Friday, October 31, 2008

Mind-body panel 1: Jeffrey Schwartz on how Leo DiCaprio gave himself obsessive-compulsive disorder and then cured it

As Schwartz, author of The Mind and the Brain, told the audience at the Beyond the Mind-Body Problem symposium,

Maybe I’ll tell one brief anecdote about Leo DiCaprio that will kind of lead into where I'm going here, which really does make the point. Leo DiCaprio so immersed himself into this role—and there's another 15-minute video after the one that you saw where I talk about Mario Beauregard's work in the lab showing how the mind can change serotonin and how actors in portraying a role actually change how their neurochemistry works—that for three months after the filming was stopped he could not stop having obsessive-compulsive disorder. So he actually induced in his own brain a transient case of obsessive-compulsive disorder that took several months for him to recover from.

That should tell you how powerfully the mind can affect the brain, and how much an actor can immerse himself in a role to the point that it takes him three months after the shooting is done to get out of the role and to stop having obsessive-compulsive thoughts, feelings, and symptoms. I think that is a very powerful way of understanding the extent to which focused attention can change the brain.

In a lighter vein, Schwartz - who famously says what he thinks - struck at least one other panelist (Sternberg) as "confrontational." For one thing, he was quite frank in his assessment of the pharmaceutical industry:

I am not anti-pharmaceutical industry or anti-drug, although my opponents try to describe me as such. But the fact that I want to use pharmaceutical agents, psychiatric medicines as a way to enable people's capacity to focus their attention more effectively so that they are enabled to change their brain, that view of using pharmaceutical agents, which I think most people would say is common sense, is considered radical and anti-establishment. They are now putting electrodes in people’s brains even though the neuroanatomy is not understood at any level that would justify doing so to treat psychiatric disorders, and yet it's been done and it’s being aggressively pushed by the industry, by a collaboration of industry and elite science who want on the one hand to push the materialist paradigm, and on the other hand to make significant profits from the sale of these medical devices.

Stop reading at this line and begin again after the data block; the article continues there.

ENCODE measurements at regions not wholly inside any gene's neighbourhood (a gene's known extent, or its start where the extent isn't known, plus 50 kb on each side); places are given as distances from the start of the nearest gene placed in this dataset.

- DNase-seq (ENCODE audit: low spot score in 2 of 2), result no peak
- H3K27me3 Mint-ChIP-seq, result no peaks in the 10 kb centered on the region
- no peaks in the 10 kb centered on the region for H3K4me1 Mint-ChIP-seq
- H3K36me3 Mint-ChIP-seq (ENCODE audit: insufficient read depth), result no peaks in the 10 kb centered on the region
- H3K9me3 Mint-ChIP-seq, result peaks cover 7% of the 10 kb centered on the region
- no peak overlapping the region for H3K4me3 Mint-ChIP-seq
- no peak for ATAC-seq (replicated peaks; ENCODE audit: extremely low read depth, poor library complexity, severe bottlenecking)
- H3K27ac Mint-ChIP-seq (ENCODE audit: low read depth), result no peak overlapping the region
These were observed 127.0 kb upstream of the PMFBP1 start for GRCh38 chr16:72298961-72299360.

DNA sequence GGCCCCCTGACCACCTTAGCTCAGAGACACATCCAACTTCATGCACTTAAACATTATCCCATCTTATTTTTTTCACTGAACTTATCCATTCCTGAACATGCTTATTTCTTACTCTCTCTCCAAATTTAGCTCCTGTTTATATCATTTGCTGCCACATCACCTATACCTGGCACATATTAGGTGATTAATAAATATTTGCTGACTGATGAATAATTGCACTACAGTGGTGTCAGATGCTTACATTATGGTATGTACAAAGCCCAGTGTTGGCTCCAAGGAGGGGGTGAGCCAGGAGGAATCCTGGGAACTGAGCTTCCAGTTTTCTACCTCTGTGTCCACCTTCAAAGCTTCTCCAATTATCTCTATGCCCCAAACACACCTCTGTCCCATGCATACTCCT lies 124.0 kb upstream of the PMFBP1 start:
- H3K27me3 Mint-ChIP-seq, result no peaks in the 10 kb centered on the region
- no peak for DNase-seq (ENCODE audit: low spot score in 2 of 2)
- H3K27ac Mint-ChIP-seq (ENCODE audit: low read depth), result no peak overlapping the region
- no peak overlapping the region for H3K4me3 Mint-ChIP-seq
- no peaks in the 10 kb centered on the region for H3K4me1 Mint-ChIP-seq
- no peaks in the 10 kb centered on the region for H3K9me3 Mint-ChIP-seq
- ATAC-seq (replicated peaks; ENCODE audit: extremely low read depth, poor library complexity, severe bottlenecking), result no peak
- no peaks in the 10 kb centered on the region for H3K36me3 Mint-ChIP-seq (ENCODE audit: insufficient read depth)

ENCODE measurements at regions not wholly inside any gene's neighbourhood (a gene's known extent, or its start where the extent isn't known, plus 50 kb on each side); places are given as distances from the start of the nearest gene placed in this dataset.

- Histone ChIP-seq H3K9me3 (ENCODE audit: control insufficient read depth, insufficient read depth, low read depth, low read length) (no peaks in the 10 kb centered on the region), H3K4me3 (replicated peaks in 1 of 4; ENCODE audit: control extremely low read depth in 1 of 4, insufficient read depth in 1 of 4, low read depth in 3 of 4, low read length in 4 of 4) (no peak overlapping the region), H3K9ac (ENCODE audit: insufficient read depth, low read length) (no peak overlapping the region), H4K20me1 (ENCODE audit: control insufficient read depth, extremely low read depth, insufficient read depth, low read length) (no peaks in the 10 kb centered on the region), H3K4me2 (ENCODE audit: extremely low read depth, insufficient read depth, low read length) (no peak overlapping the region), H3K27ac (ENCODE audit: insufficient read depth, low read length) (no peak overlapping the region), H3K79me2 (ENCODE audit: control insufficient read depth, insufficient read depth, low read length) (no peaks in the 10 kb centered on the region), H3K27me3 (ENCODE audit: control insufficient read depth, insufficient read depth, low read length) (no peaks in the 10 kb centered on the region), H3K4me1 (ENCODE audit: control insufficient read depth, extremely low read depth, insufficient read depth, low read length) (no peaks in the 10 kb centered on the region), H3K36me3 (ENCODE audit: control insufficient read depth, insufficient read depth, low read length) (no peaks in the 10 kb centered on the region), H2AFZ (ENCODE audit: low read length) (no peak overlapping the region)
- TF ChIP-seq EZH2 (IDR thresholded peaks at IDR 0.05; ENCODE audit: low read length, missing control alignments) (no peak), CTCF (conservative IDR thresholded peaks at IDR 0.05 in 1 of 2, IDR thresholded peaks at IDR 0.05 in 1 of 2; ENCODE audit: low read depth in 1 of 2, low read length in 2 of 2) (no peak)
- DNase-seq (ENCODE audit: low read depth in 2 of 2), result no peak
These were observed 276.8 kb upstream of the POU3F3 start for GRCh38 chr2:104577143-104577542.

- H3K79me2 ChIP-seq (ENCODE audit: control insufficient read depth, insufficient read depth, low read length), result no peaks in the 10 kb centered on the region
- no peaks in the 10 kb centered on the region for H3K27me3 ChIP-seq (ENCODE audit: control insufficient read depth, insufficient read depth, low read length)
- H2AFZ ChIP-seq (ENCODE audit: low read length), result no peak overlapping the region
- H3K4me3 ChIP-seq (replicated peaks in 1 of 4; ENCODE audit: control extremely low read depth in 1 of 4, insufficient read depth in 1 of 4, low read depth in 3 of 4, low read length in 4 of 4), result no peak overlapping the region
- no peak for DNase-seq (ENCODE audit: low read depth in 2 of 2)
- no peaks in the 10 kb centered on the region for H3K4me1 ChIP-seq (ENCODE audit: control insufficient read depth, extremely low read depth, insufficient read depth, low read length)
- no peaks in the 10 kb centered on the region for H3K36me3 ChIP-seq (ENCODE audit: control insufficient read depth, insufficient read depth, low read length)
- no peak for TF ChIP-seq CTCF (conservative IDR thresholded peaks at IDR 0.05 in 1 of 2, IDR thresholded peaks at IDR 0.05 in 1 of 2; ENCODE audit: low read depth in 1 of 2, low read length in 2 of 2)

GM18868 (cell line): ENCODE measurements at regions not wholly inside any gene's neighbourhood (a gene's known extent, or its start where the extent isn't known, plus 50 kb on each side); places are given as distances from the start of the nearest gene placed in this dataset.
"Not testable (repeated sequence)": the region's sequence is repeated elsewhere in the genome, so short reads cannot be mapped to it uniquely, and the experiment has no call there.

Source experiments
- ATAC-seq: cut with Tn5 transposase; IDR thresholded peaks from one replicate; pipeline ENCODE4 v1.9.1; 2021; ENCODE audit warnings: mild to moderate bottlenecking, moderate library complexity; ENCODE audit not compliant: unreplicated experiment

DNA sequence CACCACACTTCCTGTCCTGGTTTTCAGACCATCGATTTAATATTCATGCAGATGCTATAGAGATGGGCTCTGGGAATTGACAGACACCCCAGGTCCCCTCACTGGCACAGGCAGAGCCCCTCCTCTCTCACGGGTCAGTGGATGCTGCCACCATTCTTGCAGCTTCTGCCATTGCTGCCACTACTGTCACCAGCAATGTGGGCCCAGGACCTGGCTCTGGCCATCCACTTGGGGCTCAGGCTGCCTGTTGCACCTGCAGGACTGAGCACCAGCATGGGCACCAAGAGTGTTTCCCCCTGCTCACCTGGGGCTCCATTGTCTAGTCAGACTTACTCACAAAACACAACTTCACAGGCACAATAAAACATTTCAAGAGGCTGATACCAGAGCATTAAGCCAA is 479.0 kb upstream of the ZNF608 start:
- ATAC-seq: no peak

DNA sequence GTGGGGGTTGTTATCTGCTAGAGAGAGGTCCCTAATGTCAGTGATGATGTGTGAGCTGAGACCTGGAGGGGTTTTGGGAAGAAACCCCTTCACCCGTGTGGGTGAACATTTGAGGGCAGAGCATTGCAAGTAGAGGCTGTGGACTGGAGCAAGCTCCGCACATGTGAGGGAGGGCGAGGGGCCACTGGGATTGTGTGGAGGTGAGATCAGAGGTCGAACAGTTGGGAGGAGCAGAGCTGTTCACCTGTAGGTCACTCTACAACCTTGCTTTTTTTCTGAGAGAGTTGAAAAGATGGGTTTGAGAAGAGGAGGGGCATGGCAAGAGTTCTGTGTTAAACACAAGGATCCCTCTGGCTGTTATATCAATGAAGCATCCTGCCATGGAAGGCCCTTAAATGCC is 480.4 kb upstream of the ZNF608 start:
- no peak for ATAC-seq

And the following comment certainly yanked the chain of a New Scientist writer:
The last thing I want to say is that you cannot overestimate how threatened the scientific establishment is by the fact that it now looks like the materialist paradigm is genuinely breaking down. You’re going to hear a lot in the next calendar year about Darwin and how Darwin's explanation of the manner in which human intelligence arose is the only scientific way of doing it. If you take what Henry said as a physical mechanism, you can understand evolution, and even Darwinian evolution. There's a big difference between Darwin's view, and the neo-Darwinian view, and you can understand that difference in non-materialist ways. If the scientific culture is going to become “pro-human life”—I don’t want to say “pro-life” because I don’t want to throw around politically charged terms, but a “pro-humanity culture,” it is going to have to deal with the fact that the materialist paradigm has broken down. There are huge social resistances against recognizing this fact and I’m asking us as a world community to go out there and tell the scientific establishment,“Enough is enough!” Materialism needs to start fading away, and non-materialist causation needs to be understood as part of natural reality.
Schwartz insisted, in response to Sternberg's discomfort, "I don’t think I was confrontational; I was assertive, but I was not confrontational."

Moderator During responded, with impeccable smoothness, "Yes, I think that was pretty clear."

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